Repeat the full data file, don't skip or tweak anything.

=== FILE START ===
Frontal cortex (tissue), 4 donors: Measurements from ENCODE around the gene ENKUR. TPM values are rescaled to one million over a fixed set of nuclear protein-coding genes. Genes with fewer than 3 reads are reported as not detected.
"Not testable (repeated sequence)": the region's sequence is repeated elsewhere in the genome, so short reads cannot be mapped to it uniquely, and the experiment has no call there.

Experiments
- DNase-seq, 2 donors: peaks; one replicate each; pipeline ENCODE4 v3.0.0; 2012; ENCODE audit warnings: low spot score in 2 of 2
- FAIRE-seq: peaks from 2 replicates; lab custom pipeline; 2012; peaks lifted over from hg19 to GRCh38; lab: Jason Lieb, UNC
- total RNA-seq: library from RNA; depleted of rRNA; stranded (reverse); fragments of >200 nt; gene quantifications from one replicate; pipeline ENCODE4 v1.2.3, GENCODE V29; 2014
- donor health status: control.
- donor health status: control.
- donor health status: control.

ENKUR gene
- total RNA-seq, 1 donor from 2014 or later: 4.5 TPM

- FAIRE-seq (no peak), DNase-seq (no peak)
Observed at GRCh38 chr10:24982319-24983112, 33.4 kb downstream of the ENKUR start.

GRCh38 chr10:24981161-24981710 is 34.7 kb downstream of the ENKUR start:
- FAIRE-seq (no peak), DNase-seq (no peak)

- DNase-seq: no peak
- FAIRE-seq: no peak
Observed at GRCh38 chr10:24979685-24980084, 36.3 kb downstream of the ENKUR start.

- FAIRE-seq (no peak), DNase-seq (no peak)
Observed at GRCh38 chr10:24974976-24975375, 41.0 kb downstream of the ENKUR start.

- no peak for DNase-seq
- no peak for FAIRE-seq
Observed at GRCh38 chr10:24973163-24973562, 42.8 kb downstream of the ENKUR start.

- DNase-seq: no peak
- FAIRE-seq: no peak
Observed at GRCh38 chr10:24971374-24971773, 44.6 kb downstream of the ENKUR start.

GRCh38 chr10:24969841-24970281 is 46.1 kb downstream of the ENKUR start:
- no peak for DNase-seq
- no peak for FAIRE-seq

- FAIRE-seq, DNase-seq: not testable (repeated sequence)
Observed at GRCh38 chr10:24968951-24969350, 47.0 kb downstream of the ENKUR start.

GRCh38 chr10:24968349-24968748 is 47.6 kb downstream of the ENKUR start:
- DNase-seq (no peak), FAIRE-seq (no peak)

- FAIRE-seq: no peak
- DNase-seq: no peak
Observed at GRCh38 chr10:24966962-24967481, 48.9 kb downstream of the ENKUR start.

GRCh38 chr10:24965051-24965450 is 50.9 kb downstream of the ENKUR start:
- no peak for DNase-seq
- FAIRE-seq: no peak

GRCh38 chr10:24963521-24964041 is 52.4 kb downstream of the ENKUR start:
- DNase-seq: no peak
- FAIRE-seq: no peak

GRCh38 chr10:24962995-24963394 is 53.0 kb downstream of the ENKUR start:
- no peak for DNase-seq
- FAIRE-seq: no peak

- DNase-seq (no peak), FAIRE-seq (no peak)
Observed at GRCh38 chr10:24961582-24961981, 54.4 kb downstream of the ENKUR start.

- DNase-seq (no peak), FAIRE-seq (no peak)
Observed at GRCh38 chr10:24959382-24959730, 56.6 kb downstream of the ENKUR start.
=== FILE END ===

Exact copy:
Frontal cortex (tissue), 4 donors: Measurements from ENCODE around the gene ENKUR. TPM values are rescaled to one million over a fixed set of nuclear protein-coding genes. Genes with fewer than 3 reads are reported as not detected.
"Not testable (repeated sequence)": the region's sequence is repeated elsewhere in the genome, so short reads cannot be mapped to it uniquely, and the experiment has no call there.

Experiments
- DNase-seq, 2 donors: peaks; one replicate each; pipeline ENCODE4 v3.0.0; 2012; ENCODE audit warnings: low spot score in 2 of 2
- FAIRE-seq: peaks from 2 replicates; lab custom pipeline; 2012; peaks lifted over from hg19 to GRCh38; lab: Jason Lieb, UNC
- total RNA-seq: library from RNA; depleted of rRNA; stranded (reverse); fragments of >200 nt; gene quantifications from one replicate; pipeline ENCODE4 v1.2.3, GENCODE V29; 2014
- donor health status: control.
- donor health status: control.
- donor health status: control.

ENKUR gene
- total RNA-seq, 1 donor from 2014 or later: 4.5 TPM

- FAIRE-seq (no peak), DNase-seq (no peak)
Observed at GRCh38 chr10:24982319-24983112, 33.4 kb downstream of the ENKUR start.

GRCh38 chr10:24981161-24981710 is 34.7 kb downstream of the ENKUR start:
- FAIRE-seq (no peak), DNase-seq (no peak)

- DNase-seq: no peak
- FAIRE-seq: no peak
Observed at GRCh38 chr10:24979685-24980084, 36.3 kb downstream of the ENKUR start.

- FAIRE-seq (no peak), DNase-seq (no peak)
Observed at GRCh38 chr10:24974976-24975375, 41.0 kb downstream of the ENKUR start.

- no peak for DNase-seq
- no peak for FAIRE-seq
Observed at GRCh38 chr10:24973163-24973562, 42.8 kb downstream of the ENKUR start.

- DNase-seq: no peak
- FAIRE-seq: no peak
Observed at GRCh38 chr10:24971374-24971773, 44.6 kb downstream of the ENKUR start.

GRCh38 chr10:24969841-24970281 is 46.1 kb downstream of the ENKUR start:
- no peak for DNase-seq
- no peak for FAIRE-seq

- FAIRE-seq, DNase-seq: not testable (repeated sequence)
Observed at GRCh38 chr10:24968951-24969350, 47.0 kb downstream of the ENKUR start.

GRCh38 chr10:24968349-24968748 is 47.6 kb downstream of the ENKUR start:
- DNase-seq (no peak), FAIRE-seq (no peak)

- FAIRE-seq: no peak
- DNase-seq: no peak
Observed at GRCh38 chr10:24966962-24967481, 48.9 kb downstream of the ENKUR start.

GRCh38 chr10:24965051-24965450 is 50.9 kb downstream of the ENKUR start:
- no peak for DNase-seq
- FAIRE-seq: no peak

GRCh38 chr10:24963521-24964041 is 52.4 kb downstream of the ENKUR start:
- DNase-seq: no peak
- FAIRE-seq: no peak

GRCh38 chr10:24962995-24963394 is 53.0 kb downstream of the ENKUR start:
- no peak for DNase-seq
- FAIRE-seq: no peak

- DNase-seq (no peak), FAIRE-seq (no peak)
Observed at GRCh38 chr10:24961582-24961981, 54.4 kb downstream of the ENKUR start.

- DNase-seq (no peak), FAIRE-seq (no peak)
Observed at GRCh38 chr10:24959382-24959730, 56.6 kb downstream of the ENKUR start.